It may seem like a simple thing, especially to me as I use WoodUbend every day, but i’m often asked questions about the best way to go about heating the mouldings. It’s not a a tricky process, but can be daunting for those just starting off, so read on to discover how to get your mouldings nice and bendy.
First up though, let’s discuss when you should be heating your mouldings. Obviously, before you begin to use them they need to be warm and bendy, be careful though as WoodUbend can cool down quickly, they take roughly the same amount of time to cool down as they did to warm up. so make sure it’s good and warm before you get to work. It’s just as important, but not as widely known, to heat them when they are being adhered to the surface. This makes sure, as Angela Bailey of Elfen & Helden says, that they snuggle to the surface. A rule of thumb is, if you think you should be warming your mouldings…then you should be.
A Heat Gun
Now, this is the quickest method of heating your mouldings, however, it is also the most risky – if you’re not too comfortable using a heat gun, then I would advise caution. Most heat guns can reach anywhere between 200°C all the way up to 600°C. This is more than enough to cause some damage to your surroundings, your WoodUbend mouldings and, most importantly, yourself.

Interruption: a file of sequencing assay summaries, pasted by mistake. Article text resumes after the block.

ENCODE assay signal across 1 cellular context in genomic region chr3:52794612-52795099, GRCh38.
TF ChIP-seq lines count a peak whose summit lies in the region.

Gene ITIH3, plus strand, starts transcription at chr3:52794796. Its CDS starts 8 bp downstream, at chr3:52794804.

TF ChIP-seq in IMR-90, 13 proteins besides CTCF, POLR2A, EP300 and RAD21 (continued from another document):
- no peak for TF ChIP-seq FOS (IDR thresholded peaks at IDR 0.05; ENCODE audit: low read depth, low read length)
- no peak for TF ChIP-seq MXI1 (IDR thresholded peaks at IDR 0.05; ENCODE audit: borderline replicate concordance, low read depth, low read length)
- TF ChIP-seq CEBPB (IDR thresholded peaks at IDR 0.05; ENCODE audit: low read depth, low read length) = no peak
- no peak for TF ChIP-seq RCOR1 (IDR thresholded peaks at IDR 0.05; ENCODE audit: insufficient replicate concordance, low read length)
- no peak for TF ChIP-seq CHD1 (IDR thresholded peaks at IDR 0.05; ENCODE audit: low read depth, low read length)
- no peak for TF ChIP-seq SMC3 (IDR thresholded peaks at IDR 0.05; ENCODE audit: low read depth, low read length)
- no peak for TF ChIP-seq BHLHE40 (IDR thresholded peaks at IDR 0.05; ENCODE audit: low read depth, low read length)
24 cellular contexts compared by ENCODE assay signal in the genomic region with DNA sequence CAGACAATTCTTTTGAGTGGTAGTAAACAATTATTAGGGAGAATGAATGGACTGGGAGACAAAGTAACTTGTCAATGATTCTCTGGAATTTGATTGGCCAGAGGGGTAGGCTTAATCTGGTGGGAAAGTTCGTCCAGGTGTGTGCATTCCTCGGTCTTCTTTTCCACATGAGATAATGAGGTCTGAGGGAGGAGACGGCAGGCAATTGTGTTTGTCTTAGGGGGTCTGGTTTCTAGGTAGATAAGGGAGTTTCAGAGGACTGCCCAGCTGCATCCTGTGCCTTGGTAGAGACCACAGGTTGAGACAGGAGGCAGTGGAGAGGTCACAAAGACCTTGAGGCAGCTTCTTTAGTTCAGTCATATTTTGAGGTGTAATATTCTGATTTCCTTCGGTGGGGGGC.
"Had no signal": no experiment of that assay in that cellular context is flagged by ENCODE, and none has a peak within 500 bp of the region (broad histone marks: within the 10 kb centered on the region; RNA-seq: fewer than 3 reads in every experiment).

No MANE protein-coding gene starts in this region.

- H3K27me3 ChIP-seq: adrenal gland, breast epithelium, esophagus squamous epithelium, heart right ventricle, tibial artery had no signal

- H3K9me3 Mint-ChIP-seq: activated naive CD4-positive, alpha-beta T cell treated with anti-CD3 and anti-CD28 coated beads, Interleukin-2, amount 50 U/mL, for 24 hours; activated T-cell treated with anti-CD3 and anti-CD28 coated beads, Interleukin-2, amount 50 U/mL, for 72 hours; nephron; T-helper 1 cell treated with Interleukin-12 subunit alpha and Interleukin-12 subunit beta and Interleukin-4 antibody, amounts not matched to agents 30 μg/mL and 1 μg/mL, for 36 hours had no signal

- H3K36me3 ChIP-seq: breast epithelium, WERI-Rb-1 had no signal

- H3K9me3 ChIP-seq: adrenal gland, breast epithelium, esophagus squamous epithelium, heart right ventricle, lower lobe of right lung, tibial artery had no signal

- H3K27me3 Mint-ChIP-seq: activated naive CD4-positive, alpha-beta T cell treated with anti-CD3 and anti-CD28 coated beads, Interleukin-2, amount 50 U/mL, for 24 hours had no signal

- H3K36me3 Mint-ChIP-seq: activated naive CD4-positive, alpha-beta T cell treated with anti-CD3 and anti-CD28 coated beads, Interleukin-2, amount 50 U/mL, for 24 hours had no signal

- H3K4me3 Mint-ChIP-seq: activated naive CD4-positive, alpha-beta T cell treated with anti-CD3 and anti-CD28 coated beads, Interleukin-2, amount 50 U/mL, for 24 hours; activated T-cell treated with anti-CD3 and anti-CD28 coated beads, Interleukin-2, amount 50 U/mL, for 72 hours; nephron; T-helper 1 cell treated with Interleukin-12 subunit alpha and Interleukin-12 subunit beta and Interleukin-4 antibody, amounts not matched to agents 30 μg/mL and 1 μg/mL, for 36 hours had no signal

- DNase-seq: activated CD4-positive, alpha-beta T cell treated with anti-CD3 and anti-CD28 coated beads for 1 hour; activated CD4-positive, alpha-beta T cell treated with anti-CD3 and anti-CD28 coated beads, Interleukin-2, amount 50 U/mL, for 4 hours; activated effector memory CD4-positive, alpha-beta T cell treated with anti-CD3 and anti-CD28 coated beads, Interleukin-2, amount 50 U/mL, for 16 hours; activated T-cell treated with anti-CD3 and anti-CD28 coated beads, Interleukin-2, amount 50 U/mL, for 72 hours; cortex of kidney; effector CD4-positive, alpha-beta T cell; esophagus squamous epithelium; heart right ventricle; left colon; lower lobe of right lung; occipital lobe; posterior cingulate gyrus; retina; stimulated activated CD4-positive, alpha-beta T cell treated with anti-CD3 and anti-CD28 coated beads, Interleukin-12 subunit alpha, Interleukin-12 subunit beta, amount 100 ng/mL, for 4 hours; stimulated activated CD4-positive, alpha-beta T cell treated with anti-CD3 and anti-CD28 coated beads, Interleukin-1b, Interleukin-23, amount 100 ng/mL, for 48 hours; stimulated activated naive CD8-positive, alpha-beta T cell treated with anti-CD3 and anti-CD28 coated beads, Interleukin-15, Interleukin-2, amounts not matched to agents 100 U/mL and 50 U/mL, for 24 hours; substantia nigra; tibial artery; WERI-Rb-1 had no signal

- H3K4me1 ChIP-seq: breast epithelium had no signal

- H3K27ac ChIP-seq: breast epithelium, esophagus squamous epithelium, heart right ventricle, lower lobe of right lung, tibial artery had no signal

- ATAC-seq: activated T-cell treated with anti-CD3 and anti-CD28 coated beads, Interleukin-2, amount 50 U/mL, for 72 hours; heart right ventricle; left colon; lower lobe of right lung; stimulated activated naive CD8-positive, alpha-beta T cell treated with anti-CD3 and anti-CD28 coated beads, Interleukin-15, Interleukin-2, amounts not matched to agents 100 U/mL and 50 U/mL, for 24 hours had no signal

As the name suggests, WoodUbend has a very high wood content – this is why they react just like wood when cool. As they have such a high wood content, they can be scorched, just like wood; when using a heat gun it is imperative to keep it moving. Keeping the gun moving is especially important if you have glue on moulding, the glue can bubble and burn really quickly, so be sure to keep an eye on it.
A hairdryer will take a little longer to warm up your WoodUbend mouldings, but if you are a little hesitant to use a heat gun, this method carries with it a much lower chance of damaging your lovely mouldings. The flip side of this, however, is that a hairdryer is going to take longer to warm up your WoodUbend.
So, if you’re a little reticent by a heat gun, a hairdryer is the perfect tool to use,, just be prepared to be sat there for a little while longer.
WoodUbend on A Griddle
An interesting one, but immensely useful, having a sausage griddle with a little bit of tin foil on and set at a medium heat is a perfect way to gently warm up your mouldings whilst you’re working on other parts of your project. It’s a little outside of the box, but it works an absolute treat, especially if you combine it with one of the two methods I’ve mentioned earlier – you can be painting away, safe in the knowledge that your WoodUbend mouldings are warming up ready to be used.
The tin foil is an important factor in this though, the griddle can get warm, so this just protects your mouldings from being scorched whilst sat there – it also works well to keep sausage grease off of them!
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